When proceeding onto the dance floor, do so cautiously. Dancers on the dance floor always have the right-of-way. Never walk across the dance floor while other people are dancing.



Accepting to dance is an obligation to dance the entire song. One never terminates the dance prematurely, unless there is a significant reason. A person dancing below your expectation is not a significant reason. If you must prematurely terminate a dance, do so without making a scene.

Respect your partner at all times during the dance. It is rather common to dance close in tango but not a requirement. Dancing close is not an invitation for inappropriate behavior. Be sensitive to your partner’s comfort level with their personal space.

Customarily, talking is inappropriate while dancing tango at a milonga. Talk between songs or when off the dance floor. If you must talk on the floor, keep it to a minimum. It is especially inappropriate to talk on the floor while a live band is performing.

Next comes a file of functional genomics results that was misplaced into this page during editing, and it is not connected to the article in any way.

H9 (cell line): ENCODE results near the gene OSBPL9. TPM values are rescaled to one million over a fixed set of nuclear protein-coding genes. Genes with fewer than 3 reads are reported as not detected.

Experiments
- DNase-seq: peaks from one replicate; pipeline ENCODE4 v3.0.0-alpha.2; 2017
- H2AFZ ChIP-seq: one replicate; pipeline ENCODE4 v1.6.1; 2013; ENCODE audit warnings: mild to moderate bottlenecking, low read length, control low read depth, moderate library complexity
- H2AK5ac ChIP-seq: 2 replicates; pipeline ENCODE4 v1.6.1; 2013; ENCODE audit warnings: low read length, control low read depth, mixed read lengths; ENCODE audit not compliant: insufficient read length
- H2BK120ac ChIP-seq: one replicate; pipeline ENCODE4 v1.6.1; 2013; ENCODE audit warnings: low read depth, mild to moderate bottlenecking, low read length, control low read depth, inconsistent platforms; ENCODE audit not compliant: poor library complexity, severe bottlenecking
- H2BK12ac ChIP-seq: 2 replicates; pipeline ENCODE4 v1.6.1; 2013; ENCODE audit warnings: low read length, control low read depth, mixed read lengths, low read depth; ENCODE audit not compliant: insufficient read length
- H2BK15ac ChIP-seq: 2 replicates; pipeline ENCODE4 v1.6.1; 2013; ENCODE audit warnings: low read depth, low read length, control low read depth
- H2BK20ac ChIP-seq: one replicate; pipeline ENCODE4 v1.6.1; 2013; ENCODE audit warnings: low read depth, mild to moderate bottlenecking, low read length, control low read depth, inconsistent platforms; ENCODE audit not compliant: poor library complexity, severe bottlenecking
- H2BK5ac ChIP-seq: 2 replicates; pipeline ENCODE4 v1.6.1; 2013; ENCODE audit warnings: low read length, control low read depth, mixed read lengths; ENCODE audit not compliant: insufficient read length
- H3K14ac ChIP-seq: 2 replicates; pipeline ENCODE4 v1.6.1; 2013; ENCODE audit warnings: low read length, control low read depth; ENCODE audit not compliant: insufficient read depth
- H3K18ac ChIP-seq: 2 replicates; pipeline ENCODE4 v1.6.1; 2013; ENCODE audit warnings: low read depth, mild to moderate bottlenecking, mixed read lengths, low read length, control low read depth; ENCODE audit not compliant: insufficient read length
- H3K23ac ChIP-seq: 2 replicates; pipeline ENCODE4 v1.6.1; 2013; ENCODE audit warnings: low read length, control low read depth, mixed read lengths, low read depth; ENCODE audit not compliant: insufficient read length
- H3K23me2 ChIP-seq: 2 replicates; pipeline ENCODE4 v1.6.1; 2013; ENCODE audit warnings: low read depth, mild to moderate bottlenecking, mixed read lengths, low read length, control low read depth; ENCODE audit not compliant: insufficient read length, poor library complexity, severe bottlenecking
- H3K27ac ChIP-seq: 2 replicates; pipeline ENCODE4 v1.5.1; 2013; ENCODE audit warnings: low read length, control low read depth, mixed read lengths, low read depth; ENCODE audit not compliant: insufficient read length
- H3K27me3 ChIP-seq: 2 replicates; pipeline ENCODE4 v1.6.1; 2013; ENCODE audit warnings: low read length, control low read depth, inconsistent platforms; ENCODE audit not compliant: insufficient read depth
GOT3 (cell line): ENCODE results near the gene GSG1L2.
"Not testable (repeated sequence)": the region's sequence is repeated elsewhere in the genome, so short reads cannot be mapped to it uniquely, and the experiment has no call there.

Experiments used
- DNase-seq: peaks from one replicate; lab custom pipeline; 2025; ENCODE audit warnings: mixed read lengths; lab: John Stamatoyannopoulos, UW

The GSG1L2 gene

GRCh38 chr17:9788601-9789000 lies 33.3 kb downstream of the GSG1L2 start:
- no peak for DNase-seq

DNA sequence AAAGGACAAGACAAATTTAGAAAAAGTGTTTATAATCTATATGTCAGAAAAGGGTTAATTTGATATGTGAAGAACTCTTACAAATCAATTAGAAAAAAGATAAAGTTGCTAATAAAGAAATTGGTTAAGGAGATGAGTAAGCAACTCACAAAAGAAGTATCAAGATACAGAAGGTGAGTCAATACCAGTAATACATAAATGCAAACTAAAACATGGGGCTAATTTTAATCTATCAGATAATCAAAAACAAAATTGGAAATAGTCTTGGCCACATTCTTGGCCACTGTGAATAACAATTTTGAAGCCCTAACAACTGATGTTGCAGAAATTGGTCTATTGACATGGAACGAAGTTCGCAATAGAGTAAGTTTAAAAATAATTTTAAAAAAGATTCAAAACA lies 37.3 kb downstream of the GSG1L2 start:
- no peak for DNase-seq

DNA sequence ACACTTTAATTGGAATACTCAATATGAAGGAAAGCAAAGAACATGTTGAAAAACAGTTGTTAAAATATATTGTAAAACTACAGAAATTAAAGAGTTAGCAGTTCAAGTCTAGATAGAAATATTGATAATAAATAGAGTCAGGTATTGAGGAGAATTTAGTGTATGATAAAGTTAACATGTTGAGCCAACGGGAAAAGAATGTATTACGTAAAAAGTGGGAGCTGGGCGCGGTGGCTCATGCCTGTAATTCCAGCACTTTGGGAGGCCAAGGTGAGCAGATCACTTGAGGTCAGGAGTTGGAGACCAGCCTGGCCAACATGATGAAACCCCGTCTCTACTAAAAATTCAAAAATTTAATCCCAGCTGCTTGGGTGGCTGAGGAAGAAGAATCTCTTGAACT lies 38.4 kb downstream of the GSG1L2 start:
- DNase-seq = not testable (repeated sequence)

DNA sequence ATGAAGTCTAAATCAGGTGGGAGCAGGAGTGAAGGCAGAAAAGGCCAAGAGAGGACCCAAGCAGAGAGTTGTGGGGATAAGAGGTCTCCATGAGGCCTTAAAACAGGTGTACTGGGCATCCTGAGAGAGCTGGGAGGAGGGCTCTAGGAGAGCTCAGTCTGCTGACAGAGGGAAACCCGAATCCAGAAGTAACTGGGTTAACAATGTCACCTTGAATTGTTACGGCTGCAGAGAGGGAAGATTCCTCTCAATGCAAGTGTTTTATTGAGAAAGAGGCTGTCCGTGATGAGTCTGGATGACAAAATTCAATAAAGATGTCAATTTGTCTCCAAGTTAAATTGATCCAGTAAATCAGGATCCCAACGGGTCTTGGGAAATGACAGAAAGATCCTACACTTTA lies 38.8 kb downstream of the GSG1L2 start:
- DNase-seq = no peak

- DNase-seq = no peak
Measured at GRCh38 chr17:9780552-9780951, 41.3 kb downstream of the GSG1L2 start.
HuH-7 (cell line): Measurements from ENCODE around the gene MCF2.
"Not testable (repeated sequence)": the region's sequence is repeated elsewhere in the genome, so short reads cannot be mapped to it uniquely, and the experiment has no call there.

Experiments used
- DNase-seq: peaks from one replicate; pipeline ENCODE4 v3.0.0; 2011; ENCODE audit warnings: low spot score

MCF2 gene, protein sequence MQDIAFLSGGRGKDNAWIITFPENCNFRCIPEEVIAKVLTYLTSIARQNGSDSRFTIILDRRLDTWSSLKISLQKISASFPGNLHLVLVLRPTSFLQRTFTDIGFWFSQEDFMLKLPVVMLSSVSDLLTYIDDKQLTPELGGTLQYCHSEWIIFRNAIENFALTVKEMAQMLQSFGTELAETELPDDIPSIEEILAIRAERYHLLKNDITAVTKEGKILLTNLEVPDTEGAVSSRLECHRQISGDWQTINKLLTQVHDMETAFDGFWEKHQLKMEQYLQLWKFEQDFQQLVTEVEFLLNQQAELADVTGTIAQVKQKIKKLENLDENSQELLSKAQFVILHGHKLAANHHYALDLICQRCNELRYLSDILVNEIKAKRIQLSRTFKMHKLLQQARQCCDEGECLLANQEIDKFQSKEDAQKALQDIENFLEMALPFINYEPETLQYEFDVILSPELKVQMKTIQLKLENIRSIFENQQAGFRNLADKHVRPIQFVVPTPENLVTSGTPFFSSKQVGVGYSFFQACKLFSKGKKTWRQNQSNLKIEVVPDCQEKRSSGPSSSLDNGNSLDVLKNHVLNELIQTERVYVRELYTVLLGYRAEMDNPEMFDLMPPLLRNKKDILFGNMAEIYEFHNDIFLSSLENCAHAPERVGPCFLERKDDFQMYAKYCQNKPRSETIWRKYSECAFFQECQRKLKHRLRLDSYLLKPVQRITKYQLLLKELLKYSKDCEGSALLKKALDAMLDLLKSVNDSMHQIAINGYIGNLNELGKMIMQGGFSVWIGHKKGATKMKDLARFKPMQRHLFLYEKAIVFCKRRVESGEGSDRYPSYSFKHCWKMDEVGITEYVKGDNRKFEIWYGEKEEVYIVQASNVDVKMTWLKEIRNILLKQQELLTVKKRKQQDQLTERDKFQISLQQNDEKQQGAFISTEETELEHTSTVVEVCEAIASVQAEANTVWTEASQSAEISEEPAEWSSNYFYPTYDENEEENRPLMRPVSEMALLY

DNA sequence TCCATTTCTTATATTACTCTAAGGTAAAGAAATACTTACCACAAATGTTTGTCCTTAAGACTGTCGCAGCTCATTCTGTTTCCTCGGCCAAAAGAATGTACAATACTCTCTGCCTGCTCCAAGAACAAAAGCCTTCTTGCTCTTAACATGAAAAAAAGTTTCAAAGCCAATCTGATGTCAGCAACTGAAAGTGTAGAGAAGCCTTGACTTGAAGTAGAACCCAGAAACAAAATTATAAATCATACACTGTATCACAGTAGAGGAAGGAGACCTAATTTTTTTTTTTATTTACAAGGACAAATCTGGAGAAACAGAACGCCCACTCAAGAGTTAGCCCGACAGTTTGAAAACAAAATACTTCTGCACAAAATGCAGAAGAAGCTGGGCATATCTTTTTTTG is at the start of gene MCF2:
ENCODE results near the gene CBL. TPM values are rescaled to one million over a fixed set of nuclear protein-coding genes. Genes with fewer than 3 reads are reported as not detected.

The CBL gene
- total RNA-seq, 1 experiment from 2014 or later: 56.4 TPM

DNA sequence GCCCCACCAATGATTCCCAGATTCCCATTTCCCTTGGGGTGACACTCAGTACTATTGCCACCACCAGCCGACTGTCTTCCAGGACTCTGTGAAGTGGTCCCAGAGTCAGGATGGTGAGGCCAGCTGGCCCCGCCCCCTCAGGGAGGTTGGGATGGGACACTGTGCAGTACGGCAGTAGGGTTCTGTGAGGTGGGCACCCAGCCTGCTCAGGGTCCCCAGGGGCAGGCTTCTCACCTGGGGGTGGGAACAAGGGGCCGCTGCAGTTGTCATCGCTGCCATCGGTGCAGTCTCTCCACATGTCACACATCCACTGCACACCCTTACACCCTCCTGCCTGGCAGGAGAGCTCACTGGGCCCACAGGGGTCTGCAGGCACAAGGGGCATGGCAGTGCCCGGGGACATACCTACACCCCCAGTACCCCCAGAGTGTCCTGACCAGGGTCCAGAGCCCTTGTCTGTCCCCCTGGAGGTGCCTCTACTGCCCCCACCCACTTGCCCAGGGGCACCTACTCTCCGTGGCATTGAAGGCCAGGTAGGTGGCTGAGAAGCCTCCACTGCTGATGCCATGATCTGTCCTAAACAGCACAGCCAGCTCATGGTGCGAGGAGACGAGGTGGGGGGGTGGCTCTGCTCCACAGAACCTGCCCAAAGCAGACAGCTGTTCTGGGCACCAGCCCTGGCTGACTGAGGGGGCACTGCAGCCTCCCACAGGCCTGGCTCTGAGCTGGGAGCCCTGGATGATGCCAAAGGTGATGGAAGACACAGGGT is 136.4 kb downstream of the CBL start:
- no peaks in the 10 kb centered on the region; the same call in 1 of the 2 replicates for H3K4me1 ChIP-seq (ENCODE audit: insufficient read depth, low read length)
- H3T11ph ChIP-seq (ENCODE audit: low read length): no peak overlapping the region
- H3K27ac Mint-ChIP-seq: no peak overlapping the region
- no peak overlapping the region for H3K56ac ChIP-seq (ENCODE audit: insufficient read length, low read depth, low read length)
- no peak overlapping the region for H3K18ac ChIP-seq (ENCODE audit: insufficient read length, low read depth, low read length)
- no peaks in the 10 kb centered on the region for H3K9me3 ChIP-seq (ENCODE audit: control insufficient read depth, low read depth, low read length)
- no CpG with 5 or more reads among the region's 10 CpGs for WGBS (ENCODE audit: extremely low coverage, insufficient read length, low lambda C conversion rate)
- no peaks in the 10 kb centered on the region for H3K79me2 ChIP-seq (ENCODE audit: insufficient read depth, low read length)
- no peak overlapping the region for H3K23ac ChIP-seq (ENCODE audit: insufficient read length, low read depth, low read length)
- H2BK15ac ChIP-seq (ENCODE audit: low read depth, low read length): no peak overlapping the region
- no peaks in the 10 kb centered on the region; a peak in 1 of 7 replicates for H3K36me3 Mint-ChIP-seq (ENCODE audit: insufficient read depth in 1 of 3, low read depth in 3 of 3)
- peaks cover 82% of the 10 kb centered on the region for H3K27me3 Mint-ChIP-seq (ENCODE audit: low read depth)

Never conduct any teaching or practicing at a milonga; save that for a practica. Under no circumstances should you correct your partner while on the dance floor. Perform any correction during practica, and then, only if requested.

Tango is a traveling (Walking) dance; the line of dance is counter-clockwise. Maintain minimal interruption to the dance flow when dancing at the outer perimeter of the dance floor; move toward the center if you are interrupting the dance flow around the floor.

Respect other dancer’s space. Experiences dancers should give novice dancers the room they need. Novice dancers should stay closer to the center of the dance floor to give experiences dancers their space. Experienced dancers wanting to perform steps that interrupt the dance flow should do so toward the center of the dance floor.